Peggy McGuire knows what it means to need a little help when trying to raise a family these days. Her two sons might be in college now, but she knows she didn’t raise them in a vacuum.
She’s happy to share that knowledge with the clients of Project HELP, a child abuse prevention program that has been serving the community since 1992. She recently was named its new executive director.
“The thing I like about HELP is that it’s not just for people at risk,” she said. “The program is accessible and is a way to develop stronger parents and families through mentoring, parental training and support. It provides a way for parents to strengthen their skills.”
Part of the program is helping families struggling to find quality time with one another provide structure and guidance for children.
“I have known Peggy for more than 11 years, and she is a dedicated and committed person when it comes to helping pregnant teens as well as families,” said Naperville resident Lucy Ferri, who worked with her at the DuPage Regional Education Office. “Peggy used to be my boss, but she was not a supervisor but rather someone who worked with us as a team. She has learned lots of ways to connect well with teens.”
McGuire grew up in Elmhurst where she still lives. She graduated from the University of Illinois in Champaign and earned a degree in human development and family studies. Her work experience includes 13 years with the DuPage Regional Office of Education in the same program as Ferri, as well as 10 years as the director of an adoption agency.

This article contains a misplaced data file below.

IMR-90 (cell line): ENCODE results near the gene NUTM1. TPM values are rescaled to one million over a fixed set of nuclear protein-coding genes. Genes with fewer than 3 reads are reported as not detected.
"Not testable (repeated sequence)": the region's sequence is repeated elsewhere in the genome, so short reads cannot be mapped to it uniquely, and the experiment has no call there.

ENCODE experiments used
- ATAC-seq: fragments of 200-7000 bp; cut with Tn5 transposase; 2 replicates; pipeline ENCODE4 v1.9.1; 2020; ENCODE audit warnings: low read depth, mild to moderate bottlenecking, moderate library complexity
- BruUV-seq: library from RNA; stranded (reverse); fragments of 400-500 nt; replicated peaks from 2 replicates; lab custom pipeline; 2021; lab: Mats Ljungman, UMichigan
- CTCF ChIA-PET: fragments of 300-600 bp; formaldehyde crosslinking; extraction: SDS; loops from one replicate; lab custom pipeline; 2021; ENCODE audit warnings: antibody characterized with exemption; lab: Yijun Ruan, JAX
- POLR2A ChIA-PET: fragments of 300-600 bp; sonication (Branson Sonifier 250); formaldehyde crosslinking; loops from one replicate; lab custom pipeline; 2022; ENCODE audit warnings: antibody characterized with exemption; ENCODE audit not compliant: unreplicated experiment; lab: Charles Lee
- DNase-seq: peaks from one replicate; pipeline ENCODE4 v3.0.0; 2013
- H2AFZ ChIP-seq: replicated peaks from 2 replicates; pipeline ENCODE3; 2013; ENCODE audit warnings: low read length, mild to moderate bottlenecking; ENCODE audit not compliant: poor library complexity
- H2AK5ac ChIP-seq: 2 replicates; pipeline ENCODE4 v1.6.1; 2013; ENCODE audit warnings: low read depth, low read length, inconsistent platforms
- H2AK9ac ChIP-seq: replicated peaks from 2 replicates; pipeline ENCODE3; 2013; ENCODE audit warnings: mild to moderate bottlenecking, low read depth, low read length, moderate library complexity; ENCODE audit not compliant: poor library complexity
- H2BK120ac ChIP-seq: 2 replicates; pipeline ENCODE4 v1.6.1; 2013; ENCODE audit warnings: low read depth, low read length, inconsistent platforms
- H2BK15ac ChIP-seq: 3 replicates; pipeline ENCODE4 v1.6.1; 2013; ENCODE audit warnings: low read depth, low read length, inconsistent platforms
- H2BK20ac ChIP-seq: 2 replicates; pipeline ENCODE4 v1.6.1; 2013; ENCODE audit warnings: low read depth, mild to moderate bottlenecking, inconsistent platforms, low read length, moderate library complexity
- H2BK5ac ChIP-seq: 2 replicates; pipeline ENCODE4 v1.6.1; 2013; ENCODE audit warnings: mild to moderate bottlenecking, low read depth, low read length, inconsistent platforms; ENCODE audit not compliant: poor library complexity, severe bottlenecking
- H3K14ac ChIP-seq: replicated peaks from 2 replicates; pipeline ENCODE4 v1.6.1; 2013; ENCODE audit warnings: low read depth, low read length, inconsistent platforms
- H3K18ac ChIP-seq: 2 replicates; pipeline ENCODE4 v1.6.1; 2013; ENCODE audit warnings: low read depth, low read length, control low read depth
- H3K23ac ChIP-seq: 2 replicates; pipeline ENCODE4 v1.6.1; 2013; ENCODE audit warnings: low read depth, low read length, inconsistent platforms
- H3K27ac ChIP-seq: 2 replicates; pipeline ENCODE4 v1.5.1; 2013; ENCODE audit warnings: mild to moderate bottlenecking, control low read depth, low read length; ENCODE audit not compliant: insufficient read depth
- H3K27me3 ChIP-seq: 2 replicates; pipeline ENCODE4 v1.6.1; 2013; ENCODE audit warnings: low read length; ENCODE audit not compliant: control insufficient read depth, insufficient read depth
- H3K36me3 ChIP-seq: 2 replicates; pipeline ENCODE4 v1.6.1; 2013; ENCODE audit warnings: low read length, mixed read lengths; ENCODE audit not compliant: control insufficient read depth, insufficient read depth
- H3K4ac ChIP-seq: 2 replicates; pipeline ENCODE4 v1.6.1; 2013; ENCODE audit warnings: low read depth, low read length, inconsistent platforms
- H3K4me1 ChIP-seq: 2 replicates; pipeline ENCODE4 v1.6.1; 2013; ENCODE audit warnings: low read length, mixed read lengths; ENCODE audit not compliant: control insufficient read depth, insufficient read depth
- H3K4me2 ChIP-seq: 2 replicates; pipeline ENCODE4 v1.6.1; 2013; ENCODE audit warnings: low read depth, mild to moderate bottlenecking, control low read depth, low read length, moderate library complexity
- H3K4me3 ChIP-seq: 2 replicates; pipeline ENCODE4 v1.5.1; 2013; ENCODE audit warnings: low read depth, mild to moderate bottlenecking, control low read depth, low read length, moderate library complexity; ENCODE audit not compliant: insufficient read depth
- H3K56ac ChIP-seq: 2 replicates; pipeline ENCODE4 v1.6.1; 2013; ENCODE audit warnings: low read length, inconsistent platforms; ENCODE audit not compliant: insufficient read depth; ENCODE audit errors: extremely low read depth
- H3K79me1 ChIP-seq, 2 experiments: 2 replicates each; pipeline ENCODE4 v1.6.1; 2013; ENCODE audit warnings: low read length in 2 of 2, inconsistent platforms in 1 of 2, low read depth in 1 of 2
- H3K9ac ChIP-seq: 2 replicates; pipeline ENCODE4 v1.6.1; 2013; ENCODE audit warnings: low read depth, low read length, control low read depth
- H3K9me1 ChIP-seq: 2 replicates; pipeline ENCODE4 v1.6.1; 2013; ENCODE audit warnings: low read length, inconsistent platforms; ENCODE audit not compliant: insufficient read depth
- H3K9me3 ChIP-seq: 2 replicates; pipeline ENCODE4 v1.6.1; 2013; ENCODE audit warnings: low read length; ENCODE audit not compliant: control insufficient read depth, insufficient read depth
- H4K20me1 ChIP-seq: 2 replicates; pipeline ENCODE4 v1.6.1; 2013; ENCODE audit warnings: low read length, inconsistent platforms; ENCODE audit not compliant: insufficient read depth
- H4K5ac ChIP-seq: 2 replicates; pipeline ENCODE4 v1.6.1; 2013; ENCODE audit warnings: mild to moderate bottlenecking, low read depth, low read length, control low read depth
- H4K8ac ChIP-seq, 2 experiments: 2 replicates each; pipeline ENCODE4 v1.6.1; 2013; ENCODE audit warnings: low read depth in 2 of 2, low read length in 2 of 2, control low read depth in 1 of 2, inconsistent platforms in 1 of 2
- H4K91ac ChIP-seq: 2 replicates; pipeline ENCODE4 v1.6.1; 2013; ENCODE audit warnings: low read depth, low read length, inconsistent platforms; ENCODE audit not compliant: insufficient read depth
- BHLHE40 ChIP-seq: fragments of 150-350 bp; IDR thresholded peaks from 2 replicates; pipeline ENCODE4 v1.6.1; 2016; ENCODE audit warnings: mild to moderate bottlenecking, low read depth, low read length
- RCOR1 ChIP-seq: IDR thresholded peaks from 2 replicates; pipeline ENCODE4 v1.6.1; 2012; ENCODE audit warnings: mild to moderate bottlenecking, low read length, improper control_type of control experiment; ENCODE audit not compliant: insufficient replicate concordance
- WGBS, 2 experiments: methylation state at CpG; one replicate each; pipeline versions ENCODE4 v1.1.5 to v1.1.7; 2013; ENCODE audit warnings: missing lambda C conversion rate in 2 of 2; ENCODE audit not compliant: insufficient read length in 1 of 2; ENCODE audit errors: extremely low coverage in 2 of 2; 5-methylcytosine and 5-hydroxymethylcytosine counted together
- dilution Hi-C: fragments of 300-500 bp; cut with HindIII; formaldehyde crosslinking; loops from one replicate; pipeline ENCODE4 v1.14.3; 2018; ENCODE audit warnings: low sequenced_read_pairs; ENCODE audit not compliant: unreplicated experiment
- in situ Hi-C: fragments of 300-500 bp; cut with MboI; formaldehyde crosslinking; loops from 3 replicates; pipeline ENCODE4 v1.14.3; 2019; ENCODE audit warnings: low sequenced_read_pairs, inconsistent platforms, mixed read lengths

“I worked with the teen parents at my previous job with DuPage County’s Regional Office of Education, and I am committed to working toward strengthening families and the communities they live in,” she said.
She said the HELP organization appealed to her because it helps a range of people.
McGuire said the group is working with about 25 children and also provides classes for parenting, which she teaches along with others. Today’s families, she said, face time challenges given the demands of work as well as the bombardment of media.
“With kids today, there is no way we’re going to take overwhelming media options away, and it’s hard for families to find a lot of ‘down’ time,” she said. “With family financial issues, a lack of structure and a routine, we have to look for ways to help balance all of that out.
“I had a state’s attorney tell me once that media-related issues were the cause behind about 80 percent of the domestic violence cases today.”
As HELP’s new executive director, McGuire said she has set three goals for herself, which she hopes will make a significant impact.
“My first goal is to grow our volunteer base and get people who are well-trained and have support and supervision,” she said. “About 90 percent of the people who volunteer walk away from the experience better as a result of mentoring families.”
Her second goal is to broaden the base of families the organization serves, and the third involves creating a larger funding base to offer more services and keep it financially solid.
McGuire comes from a large family and is the mother of two sons — experiences, she says, have fueled her passion for the job.
“I believe a person’s family is her foundation in life, and if we want to live in a world where people prosper and find happiness, we need to have strong foundations from which to grow,” she says.
As a child from a family of seven children, she learned early that support comes from many places.
“All parents can benefit from mentorship and having support systems in place,” she says. “… My family flourished because we had many streams of support. I want to see this same opportunity for all parents.”
Ferri adds that McGuire will be successful because of her individual approach.
“The biggest challenge in meeting the needs of these families is realizing that each situation is unique and each brings a different set of challenges to the table,” Ferri said. “Peggy knows that and doesn’t treat them the same, and she knows the resources to use in each particular case.”
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